Drawing extensively from Dr. Grant's own letters and journals, Laurie's narrative provides a lively account of the life and work of a little-known nineteenth-century missionary.
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Dr. Grant and the Mountain Nestorians by Thomas Laurie relates the biography of the eminent American missionary physician, Dr. Asahel Grant. Born in 1807, he studied medicine as a young man and became a Presbyterian missionary in 1834. Grant lived in Persia for ten years making a number of expeditions into the mountains of Kurdistan and establishing a mission at Ashitha intended to serve the needs of the people he identified as "Nestorians". In 1843, in the wake of Turkish and Kurdish violence against the Christians of the Church of the East, Grant and the people to whom he ministered were displaced to refugee camps near Mosul. Grant died shortly thereafter, in April of 1844.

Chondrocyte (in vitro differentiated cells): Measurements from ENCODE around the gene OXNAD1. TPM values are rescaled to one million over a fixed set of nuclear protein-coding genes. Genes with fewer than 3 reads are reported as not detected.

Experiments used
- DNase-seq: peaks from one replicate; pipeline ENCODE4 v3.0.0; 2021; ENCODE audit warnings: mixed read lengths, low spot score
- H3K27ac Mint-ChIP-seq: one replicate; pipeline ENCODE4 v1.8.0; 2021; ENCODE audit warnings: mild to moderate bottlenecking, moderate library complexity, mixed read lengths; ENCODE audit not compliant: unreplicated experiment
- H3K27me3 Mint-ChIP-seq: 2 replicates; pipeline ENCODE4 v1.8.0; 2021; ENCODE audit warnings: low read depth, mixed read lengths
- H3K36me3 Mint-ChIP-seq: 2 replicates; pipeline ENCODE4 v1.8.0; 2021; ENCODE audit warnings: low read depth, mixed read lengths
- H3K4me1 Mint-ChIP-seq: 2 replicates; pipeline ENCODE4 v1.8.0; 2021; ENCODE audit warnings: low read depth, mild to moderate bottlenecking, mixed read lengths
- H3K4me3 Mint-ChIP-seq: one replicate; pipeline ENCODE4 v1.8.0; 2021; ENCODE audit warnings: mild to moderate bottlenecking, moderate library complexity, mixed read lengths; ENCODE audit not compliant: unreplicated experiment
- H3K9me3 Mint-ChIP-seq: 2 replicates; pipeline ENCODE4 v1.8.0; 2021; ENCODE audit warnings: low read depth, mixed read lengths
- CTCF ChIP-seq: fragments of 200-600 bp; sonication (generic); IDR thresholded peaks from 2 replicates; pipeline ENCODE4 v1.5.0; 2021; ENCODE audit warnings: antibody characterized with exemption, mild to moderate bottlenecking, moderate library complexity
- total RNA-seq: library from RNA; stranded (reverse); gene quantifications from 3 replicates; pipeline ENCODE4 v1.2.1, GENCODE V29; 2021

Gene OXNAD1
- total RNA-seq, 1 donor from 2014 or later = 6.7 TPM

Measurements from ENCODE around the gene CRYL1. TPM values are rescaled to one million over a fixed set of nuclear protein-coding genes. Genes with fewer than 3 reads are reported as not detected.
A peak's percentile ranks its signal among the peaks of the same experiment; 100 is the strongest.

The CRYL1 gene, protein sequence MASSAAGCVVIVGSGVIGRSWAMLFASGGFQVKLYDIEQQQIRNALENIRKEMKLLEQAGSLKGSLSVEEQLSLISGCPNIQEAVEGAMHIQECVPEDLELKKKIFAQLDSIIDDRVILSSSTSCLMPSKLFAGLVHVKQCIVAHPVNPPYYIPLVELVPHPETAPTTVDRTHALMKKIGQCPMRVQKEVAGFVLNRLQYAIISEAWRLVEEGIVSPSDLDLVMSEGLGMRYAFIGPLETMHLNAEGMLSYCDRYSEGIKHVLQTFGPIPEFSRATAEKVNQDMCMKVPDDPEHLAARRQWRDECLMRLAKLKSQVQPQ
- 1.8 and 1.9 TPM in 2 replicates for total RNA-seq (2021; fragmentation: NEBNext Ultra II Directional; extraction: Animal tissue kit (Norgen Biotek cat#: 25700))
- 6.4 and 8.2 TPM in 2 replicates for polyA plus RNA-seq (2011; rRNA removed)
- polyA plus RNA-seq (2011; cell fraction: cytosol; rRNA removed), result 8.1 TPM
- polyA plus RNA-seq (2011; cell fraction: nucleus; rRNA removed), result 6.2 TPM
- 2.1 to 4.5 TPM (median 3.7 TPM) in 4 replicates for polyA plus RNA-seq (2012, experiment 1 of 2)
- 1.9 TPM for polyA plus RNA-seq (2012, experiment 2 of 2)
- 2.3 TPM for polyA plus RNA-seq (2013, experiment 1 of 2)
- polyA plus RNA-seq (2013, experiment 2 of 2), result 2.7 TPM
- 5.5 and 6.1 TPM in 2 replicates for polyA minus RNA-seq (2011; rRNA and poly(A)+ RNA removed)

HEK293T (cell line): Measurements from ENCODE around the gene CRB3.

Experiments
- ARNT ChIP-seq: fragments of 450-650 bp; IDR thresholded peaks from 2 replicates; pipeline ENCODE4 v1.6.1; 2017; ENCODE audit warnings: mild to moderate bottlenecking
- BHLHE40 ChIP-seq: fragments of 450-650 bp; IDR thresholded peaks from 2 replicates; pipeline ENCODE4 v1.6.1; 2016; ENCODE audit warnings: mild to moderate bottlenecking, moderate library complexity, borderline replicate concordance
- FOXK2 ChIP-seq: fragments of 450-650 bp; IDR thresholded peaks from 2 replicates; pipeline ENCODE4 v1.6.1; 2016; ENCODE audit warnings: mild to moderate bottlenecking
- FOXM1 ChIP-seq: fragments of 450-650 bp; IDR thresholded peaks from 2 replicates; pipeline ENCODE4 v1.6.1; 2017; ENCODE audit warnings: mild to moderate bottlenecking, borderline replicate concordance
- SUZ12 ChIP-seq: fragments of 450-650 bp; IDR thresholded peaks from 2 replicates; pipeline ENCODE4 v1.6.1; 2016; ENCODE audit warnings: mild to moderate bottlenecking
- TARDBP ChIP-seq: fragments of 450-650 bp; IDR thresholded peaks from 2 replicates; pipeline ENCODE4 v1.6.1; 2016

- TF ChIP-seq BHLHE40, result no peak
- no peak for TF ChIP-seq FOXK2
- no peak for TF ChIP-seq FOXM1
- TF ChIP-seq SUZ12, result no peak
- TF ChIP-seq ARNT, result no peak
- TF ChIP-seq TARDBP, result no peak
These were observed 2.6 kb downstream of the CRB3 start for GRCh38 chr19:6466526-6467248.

Drawing extensively from Dr. Grant’s own letters and journals, Laurie’s narrative provides a lively account of the life and work of a little-known nineteenth-century missionary and opens windows on the intertwined histories of the Church of the East and American Protestantism in the cultural milieu of the Middle East of the nineteenth century.